When you search the internet about Georgia, the state in the southeastern USA will always pop up. Most people are familiar with the state in the US but remain hazy about the country of Georgia. It is a country most of us never consider visiting, but definitely should. It’s a long way to come for just 3 days, but if that’s all you can spare, then this 3-day suggested itinerary for Tbilisi will be very useful. There are, of course, numerous other destinations in Georgia other that its capital city of Tbilisi but you might want to mix and match the suggestions below to create your own itinerary.
Things to know before travelling to Tbilisi, Georgia:
Language – Georgian (Kartuli) is the official language of Georgia. Did you know that the Georgian language is among the 10 oldest languages still spoken in the world today? Younger people in the city and other main tourists spots, speak English so you can absolutely get by without speaking Georgian language. Older people speak Russian and Georgian only. Like other countries, speaking at least some Georgian phrases or attempting to learn is greatly appreciated by the locals.
Etiquette – Georgians are friendly, warm and hospitable people. Most foreign visitors who come to Georgia are pleasantly surprised to know that the locals welcome them wherever they go. There are, of course exceptions, but generally you can expect to be treated well. They will always offer you food and a glass of wine. In social meetings, people shake hands with everyone present while saying “Gamarjoba” (means hello in Georgian).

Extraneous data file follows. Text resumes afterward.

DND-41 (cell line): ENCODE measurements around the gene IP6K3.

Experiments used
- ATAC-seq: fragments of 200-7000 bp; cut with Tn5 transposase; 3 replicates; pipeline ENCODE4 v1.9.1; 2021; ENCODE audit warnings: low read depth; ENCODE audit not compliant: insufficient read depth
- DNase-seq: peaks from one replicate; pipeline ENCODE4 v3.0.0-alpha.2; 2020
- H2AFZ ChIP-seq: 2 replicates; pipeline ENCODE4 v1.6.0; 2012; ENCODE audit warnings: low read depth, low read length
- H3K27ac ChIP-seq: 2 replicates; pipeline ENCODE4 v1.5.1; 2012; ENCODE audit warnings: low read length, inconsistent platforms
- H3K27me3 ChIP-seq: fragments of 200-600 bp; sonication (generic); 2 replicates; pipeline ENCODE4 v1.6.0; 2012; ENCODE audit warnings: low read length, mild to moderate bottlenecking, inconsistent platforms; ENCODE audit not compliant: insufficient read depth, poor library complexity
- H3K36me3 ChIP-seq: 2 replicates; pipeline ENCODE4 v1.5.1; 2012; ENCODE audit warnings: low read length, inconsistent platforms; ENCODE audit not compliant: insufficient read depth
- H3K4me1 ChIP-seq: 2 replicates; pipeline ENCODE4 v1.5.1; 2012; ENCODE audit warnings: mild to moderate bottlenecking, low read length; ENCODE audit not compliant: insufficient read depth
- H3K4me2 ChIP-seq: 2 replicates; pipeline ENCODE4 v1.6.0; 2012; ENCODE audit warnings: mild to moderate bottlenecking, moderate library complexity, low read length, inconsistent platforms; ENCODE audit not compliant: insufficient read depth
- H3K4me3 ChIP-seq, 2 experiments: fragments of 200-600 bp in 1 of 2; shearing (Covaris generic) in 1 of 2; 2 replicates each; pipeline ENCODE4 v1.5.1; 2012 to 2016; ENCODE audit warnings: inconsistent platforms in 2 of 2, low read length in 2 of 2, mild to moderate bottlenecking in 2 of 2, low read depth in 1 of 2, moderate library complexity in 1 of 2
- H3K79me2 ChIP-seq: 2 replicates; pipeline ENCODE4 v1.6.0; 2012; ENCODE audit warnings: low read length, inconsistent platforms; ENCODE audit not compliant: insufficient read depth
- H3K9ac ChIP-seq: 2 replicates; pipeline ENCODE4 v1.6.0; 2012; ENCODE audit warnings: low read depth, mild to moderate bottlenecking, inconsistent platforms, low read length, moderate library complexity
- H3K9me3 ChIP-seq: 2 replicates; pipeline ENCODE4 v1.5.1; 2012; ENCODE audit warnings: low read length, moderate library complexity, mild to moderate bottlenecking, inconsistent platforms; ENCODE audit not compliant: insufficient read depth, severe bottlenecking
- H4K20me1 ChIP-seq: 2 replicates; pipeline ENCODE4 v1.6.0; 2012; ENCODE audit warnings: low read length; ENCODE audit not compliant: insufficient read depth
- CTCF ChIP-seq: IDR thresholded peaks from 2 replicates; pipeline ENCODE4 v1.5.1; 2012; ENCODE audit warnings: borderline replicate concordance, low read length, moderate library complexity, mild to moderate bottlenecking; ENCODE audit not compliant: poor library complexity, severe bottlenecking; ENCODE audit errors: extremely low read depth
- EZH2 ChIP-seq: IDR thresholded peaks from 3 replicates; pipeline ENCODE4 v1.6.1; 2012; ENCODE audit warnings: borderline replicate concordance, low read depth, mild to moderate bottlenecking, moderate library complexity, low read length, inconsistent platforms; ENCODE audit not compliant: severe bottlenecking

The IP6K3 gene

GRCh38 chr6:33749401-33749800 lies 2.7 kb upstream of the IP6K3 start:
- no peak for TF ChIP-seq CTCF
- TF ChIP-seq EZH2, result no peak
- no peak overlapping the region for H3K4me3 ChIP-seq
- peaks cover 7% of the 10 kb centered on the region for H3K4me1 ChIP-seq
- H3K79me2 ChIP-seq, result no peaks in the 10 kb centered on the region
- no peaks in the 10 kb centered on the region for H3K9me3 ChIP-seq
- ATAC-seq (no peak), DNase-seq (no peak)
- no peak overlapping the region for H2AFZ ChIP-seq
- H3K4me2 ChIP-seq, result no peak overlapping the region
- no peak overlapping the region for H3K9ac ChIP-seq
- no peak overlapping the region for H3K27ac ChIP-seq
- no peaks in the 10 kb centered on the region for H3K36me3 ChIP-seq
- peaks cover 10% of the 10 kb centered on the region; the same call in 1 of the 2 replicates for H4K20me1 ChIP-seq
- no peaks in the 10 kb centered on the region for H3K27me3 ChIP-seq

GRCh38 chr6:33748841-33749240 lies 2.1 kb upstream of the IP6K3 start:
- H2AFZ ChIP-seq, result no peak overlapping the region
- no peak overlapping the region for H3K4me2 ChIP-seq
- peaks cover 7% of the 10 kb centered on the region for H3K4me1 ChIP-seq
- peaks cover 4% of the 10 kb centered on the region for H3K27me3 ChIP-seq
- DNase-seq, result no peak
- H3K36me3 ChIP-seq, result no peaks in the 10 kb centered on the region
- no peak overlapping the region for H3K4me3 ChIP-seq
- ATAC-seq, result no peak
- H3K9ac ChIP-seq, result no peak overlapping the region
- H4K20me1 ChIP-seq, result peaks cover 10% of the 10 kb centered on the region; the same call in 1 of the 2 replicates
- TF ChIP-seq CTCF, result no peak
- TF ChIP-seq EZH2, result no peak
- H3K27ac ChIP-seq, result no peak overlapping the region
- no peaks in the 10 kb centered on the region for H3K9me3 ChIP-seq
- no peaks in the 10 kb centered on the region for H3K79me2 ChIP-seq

Money and currency – The Georgian Lari (GEL) is the official currency of Georgia. Exchanging money is easy and follows the same standard to elsewhere in Europe. You can exchange currency at the airport, hotels, malls, local banks, and money changers throughout Tbilisi. ATMs are plentiful, all accepting international credit cards and debit cards, so it’s easy to withdraw your money in Lari. Credits cards are commonly accepted in most restaurants and hotels.
Getting around – Tbilisi features a good transport network consisting of metro, buses and taxis. The center of the city is a fairly compact area which can be explored on foot or on a bicycle. If you plan to bike around the city, then please consider the hilly topography of Tbilisi. If you are on a luxury vacation, consider hiring a driver to take you around the town and the surrounding area. This option is expensive but will give you complete control of the trip. Renting a car and driving on your own is another great option.
Where to stay – Tbilisi has a wide range of accommodation options, with something for every level of comfort and budget. There are also plenty of apartment rentals if you prefer the comfort and convenience of having your own place with cooking facilities. The Old Town (Altstadt) is the best base for you to visit Tbilisi’s main attractions if you are staying for a short period of time.
Hotels to consider in Tbilisi:
Hotel British House (32 Chovelidze | Belinski St. 32, Tbilisi 0108, Georgia)
Rooms Hotel Tbilisi (14 Merab Kostava Street | Entrance From Chovelidze Street, Tbilisi 0108, Georgia)
Radisson Blu Iveria Hotel, Tbilisi (Rose Revolution Square 1, Tbilisi 0108, Georgia)
Betsy’s Hotel (32 – 34 Makashvili Street, Tbilisi, Georgia)
Artists Residence in Tbilisi (Teleti Street 4, Tbilisi 0105, Georgia)
Detailed Itinerary: Spend 3 days in Tbilisi, the capital of Georgia